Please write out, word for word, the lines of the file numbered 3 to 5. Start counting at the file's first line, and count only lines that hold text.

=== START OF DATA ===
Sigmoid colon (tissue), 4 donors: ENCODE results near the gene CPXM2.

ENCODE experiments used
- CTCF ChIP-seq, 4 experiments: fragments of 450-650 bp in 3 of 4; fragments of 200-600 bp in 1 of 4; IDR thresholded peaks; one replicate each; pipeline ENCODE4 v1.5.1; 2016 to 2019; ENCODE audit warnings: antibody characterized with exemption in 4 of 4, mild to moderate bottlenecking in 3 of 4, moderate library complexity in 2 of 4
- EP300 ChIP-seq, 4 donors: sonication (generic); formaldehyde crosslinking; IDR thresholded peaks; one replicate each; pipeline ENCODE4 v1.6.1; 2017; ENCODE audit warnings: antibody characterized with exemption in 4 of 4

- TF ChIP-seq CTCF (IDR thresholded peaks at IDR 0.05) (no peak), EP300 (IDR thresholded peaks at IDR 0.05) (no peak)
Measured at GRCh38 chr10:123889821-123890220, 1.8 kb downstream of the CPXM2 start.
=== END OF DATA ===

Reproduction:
- CTCF ChIP-seq, 4 experiments: fragments of 450-650 bp in 3 of 4; fragments of 200-600 bp in 1 of 4; IDR thresholded peaks; one replicate each; pipeline ENCODE4 v1.5.1; 2016 to 2019; ENCODE audit warnings: antibody characterized with exemption in 4 of 4, mild to moderate bottlenecking in 3 of 4, moderate library complexity in 2 of 4
- EP300 ChIP-seq, 4 donors: sonication (generic); formaldehyde crosslinking; IDR thresholded peaks; one replicate each; pipeline ENCODE4 v1.6.1; 2017; ENCODE audit warnings: antibody characterized with exemption in 4 of 4

- TF ChIP-seq CTCF (IDR thresholded peaks at IDR 0.05) (no peak), EP300 (IDR thresholded peaks at IDR 0.05) (no peak)